Pete's comprehensive low tide channel wildfowl count this am from Knowlys:

71 Eider

21 or 22 Great Crested Grebe 

13 (7 plus 6) Red-breasted Merganser 

South Shore on morning rising tide (MD)
Linnet 45 on saltmarsh 
A few of the Linnet 
Shelduck 93
Wigeon 26
Meadow Pipit 1
Rock Pipit 1 - both pipits on foreshore
There were hardly any gulls on outflows or waterfall 
Mediterranean gull 1 2nd calendar year flew south past the end of the wooden jetty. None feeding on the beach.

Middleton Nature Reserve 
A nice walk in the afternoon sun
Mute 2 adult with 9 moulting immature 
Coot 1
Moorhen 10
Gadwall 27
Mallard 14
Teal 2

Cetti's warbler 1 calling from Tim Butler pond
Redwing 15+ at least 2 feeding on hawthorn near Tradebe with 5+ Blackbird. Groups of 3 and 10 blogging on the east side.
Buzzard 1 to south
Sparrowhawk 1 feeding

1 Large dark underwing butterfly could only have been Red Admiral or Peacock, but not seen a Peacock for some while.
Common Darter 13+ all but one male
This is the only female seen, she is eating a large fly, although most of the actual eating is hidden from view.

Wednesday 20 October 2021

Green Woodpecker shows up on cue

Light WNW breeze, rain early on then fine till late morning when the rain started, becoming increasingly intermittent showers by the afternoon and a bit of sunshine by the evening.

Only my stuff so far, but not a bad day. (MD)

South shore 
Mediterranean gull 1 2nd calendar year on Red Nab (probably missed others)
Wigeon 54 - feeding out from the saltmarsh till the Samphire was out of reach, then most moved towards Potts
Mallard 2 on saltmarsh 
Linnet 46 on saltmarsh 
Common Snipe 3 on saltmarsh (long before the tide covered it)
Jackdaw 13 south
Rock Pipit 1 on Red Nab
Wheatear 4 (one on saltmarsh plus three together on foreshore)
Again, today's Wheatears were large birds
But not large enough to deter one of the territorial Robins from seeing them off!

There were lots of small birds between the lighthouse and waterfall, probably seeming more than there were as three Robins were battling it out and stirring everything up.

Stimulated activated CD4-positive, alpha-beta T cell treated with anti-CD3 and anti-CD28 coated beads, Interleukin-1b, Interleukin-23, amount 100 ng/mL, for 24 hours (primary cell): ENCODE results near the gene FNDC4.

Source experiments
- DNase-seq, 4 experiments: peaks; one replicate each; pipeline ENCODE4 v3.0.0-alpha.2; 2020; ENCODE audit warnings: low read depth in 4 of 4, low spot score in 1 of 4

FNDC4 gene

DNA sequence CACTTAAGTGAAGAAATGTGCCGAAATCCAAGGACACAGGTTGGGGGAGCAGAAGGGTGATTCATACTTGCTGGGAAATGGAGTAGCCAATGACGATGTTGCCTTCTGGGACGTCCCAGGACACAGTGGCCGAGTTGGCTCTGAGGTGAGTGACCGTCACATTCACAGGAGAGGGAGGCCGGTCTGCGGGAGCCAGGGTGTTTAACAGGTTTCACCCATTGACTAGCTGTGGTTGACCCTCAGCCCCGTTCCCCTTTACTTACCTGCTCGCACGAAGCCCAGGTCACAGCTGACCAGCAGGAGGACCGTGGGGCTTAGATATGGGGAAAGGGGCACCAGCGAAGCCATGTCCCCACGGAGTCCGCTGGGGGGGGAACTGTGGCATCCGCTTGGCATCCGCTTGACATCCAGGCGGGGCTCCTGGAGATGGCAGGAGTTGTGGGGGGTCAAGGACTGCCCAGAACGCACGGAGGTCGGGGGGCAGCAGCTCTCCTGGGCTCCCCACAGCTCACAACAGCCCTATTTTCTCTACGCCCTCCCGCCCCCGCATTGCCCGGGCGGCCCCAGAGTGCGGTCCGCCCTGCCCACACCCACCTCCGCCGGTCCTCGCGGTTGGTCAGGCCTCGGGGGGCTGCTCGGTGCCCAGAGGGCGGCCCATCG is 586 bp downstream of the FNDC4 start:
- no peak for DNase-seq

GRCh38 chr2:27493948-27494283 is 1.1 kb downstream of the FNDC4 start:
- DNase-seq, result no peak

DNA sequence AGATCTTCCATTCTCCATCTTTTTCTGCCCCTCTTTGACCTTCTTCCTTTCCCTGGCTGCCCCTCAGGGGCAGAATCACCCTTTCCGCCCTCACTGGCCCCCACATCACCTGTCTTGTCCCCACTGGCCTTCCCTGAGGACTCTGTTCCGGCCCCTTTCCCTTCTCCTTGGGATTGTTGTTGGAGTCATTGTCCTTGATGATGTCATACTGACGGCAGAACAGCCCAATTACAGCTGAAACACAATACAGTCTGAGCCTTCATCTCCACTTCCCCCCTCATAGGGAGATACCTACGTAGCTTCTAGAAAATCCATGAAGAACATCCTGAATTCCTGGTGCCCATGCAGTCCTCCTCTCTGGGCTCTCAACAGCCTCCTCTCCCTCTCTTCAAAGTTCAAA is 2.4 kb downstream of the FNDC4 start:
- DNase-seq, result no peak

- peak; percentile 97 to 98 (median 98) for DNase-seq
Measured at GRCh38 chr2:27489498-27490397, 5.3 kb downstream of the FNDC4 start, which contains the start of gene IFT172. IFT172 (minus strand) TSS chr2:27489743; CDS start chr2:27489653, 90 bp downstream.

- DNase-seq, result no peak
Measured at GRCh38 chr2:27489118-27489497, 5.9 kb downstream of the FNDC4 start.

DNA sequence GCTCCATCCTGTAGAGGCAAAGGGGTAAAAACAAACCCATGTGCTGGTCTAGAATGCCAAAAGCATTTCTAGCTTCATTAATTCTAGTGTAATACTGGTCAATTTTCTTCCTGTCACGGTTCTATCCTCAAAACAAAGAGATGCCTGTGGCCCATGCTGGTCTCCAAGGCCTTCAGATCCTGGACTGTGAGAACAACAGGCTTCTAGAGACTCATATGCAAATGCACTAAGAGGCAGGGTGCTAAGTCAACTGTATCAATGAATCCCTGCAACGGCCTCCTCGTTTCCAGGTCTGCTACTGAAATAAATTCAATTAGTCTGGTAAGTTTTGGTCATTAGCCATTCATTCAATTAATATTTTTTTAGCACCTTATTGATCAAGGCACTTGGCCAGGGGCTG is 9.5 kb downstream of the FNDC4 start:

Robin 3
Dunnock 1
Wren 2 
Goldfinch 12
Greenfinch 2
Linnet 2
Meadow Pipit 1

Just a few Black-Headed gulls feeding on the outflows
Guillemot 1 first winter bird diving close in along the sea wall

Guillemot diving
I didn't see it catch anything, but last seen making its way to harbour mouth. If it finds the waterfall, it should also find plenty to eat

Heysham Nature Reserve 
Just a quick look in the late afternoon, primarily to see if I could relocate the Green Woodpecker seen by Alan on Monday
I'd had a quick look yesterday afternoon (it really was a quick check, it only takes 2 minutes from the car park to the top track were the dead trees are), but no sign of it then. Today it showed nicely, I wouldn't say "confiding" but definitely obliging. I'd just reached the top track where I could see the dead tree tops at 16:20. The Green Woodpecker called loudly as it flew from the east side of the reserve and landed in the dead tree, in a position that from where I was, would be one of the few lines of sight. It hung around a few minutes before heading to the north of the reserve, later I heard it from the east side again.
Female Green Woodpecker 
Sorry about the swaying in this clip, it was me not the tree swaying, I had to balance on tip toes to see the woodpecker. It seemed to be scraping the loose bark off with the edge of its beak.

Also on the reserve:
Mute Swan 1 over to east
Moorhen 4
Wood Pigeon were everywhere, no movement, just milling around. 10 was the the most seen at one time, probably double that.
Bullfinch 2
Chiffchaff 1
Jackdaw 25 over to east 
I walked back past the dead trees on the way back, and there was a woodpecker in the same same tree, but this time a female Great-Spotted Woodpecker, it would seem that these trees are worth keeping an eye on.